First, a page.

Nursing professor receives prestigious Carnegie Fellowship

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FDU Assistant Professor of Nursing Patricia Ukaigwe works with nursing students in Nigeria. (Photos courtesy of Ukaigwe)

By Kenna Caprio

At a conference in Geneva, Switzerland five years ago, a speaker from Nigeria appealed to the attendees for help in reducing the “brain drain” plaguing Africa.

“People like me left behind nurses with similar endowment, but limited opportunities,” says Patricia Ukaigwe, assistant professor of nursing at Fairleigh Dickinson University, who was born in Nigeria. Ukaigwe flew back to the United States from Geneva with Minerva Guttman, director of the Henry P. Becton School of Nursing and Allied Health, and much on her mind. How could she give back to her homeland?

She started small, volunteering her time in Nigeria. Then she partnered with the Department of Nursing Sciences at the College of Medicine, University of Nigeria. This year, thanks to the Carnegie African Diaspora Fellowship Program, Ukaigwe will be able to expand her work with African nursing students to Ghana.

“FDU is a household name in Nigeria and now I want it to be in Ghana, too. I brag about everything the University does and say, ‘You have to go to a global university!’ We speak it and live it,” says Ukaigwe.

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Ukaigwe (third from left) and her University of Nigeria colleagues, shortly after signing the partnership agreement establishing faculty and student exchange and research collaboration.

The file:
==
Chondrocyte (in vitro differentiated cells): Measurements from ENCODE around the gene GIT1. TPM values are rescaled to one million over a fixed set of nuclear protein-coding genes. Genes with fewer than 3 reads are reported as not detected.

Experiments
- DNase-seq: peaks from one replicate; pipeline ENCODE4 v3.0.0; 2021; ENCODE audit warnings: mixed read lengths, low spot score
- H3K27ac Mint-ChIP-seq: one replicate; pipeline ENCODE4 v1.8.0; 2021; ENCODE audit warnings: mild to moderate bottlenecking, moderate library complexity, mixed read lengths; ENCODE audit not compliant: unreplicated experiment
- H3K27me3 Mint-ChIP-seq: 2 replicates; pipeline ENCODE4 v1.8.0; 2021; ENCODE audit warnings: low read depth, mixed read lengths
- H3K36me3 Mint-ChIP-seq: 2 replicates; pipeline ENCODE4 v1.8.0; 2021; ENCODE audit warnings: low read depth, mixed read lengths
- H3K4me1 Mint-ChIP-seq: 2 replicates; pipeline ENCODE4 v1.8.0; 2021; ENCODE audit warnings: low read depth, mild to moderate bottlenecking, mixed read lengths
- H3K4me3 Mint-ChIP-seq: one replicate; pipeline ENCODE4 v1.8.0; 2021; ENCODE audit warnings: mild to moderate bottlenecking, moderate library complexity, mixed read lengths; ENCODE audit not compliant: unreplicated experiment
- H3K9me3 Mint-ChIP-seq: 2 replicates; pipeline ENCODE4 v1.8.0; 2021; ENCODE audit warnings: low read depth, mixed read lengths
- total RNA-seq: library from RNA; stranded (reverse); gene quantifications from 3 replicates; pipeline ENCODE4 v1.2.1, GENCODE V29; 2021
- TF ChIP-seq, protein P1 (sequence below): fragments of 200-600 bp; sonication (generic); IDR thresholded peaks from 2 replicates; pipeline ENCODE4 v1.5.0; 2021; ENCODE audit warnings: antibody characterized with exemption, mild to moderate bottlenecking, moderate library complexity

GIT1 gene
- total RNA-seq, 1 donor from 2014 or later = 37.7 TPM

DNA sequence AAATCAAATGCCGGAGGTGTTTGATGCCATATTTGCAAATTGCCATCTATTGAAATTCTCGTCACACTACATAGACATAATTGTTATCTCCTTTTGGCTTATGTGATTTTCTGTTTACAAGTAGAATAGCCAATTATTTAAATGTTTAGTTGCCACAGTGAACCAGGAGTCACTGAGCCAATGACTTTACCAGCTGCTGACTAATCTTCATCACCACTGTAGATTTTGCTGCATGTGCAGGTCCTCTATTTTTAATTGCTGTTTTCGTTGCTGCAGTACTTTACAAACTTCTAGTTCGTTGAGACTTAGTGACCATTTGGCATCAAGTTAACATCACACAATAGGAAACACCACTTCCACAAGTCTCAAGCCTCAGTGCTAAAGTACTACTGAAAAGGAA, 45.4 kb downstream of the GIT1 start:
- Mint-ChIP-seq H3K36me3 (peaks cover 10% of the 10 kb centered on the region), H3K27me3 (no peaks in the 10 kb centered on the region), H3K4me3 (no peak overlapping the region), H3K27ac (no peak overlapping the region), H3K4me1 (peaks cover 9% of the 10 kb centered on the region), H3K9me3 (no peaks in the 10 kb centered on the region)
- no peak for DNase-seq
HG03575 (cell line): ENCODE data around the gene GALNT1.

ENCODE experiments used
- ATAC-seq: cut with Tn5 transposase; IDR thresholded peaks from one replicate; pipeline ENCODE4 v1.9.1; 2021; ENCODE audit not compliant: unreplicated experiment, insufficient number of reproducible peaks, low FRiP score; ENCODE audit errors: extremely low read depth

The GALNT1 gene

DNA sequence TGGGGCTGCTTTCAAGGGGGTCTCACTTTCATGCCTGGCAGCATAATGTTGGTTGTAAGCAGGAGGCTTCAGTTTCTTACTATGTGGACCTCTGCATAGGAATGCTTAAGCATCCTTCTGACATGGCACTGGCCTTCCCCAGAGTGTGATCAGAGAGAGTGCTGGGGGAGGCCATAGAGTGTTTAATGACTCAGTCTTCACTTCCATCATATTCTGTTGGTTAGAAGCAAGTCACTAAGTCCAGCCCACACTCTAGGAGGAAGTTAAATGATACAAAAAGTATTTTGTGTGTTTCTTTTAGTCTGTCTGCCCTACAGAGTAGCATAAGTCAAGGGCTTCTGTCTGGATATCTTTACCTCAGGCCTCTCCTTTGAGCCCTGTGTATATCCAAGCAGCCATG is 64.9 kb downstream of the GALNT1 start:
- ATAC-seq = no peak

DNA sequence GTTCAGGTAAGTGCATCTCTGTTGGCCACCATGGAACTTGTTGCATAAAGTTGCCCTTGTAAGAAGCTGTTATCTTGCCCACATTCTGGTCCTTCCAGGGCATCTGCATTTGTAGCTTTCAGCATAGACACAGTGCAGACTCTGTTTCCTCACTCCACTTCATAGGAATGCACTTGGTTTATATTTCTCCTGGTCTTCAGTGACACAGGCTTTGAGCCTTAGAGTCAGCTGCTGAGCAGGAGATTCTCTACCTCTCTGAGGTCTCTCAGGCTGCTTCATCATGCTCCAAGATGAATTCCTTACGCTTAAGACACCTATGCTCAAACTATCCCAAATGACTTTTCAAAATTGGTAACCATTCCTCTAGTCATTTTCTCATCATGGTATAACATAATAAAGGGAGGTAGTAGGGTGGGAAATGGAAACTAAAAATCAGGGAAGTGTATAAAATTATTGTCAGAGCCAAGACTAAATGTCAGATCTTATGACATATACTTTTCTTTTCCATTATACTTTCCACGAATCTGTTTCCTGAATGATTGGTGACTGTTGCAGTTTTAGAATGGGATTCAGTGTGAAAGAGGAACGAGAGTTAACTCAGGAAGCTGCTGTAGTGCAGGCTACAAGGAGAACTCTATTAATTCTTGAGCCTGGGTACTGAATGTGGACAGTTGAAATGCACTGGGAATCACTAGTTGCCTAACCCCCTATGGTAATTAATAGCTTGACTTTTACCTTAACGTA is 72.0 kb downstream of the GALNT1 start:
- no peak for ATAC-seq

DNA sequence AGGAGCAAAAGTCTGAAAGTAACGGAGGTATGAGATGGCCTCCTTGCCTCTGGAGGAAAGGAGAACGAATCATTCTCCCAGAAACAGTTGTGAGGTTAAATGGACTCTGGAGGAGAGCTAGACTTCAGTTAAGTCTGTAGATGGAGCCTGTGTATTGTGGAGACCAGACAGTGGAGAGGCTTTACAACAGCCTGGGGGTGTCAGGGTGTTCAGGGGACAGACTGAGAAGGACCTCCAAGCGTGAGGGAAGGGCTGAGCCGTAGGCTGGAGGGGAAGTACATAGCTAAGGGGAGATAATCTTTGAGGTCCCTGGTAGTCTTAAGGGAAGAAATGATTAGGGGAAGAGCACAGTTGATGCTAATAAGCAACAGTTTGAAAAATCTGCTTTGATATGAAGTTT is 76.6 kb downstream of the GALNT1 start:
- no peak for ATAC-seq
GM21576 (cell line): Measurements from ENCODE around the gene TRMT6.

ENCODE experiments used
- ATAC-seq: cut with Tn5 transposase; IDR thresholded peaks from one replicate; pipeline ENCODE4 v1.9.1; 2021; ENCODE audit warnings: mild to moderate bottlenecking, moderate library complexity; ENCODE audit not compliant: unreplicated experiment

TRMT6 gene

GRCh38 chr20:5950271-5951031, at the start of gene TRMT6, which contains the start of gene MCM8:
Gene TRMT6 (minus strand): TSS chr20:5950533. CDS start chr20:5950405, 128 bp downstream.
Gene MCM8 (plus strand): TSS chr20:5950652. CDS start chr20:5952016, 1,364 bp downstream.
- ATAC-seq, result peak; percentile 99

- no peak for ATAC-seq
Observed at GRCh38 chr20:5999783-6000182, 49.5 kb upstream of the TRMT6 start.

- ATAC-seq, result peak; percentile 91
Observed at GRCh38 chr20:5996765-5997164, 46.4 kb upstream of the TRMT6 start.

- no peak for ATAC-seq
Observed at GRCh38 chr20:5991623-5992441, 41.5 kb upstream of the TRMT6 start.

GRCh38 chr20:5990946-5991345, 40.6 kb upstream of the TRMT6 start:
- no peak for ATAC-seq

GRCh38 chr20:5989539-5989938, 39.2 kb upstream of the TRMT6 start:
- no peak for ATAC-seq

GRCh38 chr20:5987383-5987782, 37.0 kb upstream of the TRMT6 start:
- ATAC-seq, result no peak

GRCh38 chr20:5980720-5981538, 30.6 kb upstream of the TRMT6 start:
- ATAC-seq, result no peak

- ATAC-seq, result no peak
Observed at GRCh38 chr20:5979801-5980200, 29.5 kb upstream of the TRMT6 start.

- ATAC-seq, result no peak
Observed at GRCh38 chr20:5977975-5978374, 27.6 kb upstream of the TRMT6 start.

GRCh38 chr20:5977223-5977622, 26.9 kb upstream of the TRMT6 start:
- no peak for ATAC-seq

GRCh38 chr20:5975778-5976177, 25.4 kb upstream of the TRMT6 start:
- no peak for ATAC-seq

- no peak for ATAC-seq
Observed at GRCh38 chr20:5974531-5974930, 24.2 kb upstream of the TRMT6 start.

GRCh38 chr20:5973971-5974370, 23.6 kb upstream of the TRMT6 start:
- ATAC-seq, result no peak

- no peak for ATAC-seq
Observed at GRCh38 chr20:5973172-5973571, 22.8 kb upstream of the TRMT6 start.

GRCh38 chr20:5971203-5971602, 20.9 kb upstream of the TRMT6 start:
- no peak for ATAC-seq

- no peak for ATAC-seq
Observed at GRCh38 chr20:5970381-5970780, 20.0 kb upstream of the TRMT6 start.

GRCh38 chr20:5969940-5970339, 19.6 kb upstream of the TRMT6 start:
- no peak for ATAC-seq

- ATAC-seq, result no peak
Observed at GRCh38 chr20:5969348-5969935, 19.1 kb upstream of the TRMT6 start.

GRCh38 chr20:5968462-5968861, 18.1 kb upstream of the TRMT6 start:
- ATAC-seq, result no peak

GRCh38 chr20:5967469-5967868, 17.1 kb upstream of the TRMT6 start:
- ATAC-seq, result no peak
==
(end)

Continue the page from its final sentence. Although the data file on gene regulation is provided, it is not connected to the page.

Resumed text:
In 2012, Ukaigwe introduced the Global Capacity Program at FDU, which she developed with Guttman and Jason Scorza, vice provost for international education. The program, run in conjunction with the University of Nigeria, seeks to increase the number of nursing faculty in Africa. The online M.S. in Nursing education track, offered by FDU, prepares these nurses to teach in academic and clinical areas.

In a way, the Carnegie Fellowship continues that work. Alongside Mary Opare of Central University College in Ghana, Ukaigwe will develop a new graduate nursing curriculum.

“We’ll need to sit down and write the curriculum. And finish outlines, models, enrollment expectations and step-by-step learning outcomes,” Ukaigwe says.

With a graduate degree in nursing education, Ghanaian nurses will increase the quality of care that they give to patients, providing more care and becoming clinical leaders. “By training these nurses, we empower the healthcare system,” says Ukaigwe. “We want these nurses to take on a leadership role in the classroom and clinical areas.”

There’s a lot to do in little time — the fellowship stipulates that the project must be completed by August 25, 2015. Ukaigwe flew to Ghana in December for three weeks of face-to-face collaboration. She’ll work remotely with Opare on the rest of the curriculum, and then go back for the implementation and admission of the first cohort by fall 2015.

“Dr. Ukaigwe is a dedicated member of the faculty of the School of Nursing. She contributes actively to the accomplishment of the goals of the School of Nursing, especially the global initiatives. She is most deserving of the Carnegie Fellowship because she lives the tenets of the award,” says Guttman.

“This is a dream come true, something that I started way back in 2009. It’s been lots of ups and downs, but I am happy at last,” Ukaigwe says. “I want to give back and reduce ‘brain drain.’ Call it ‘brain gain.’”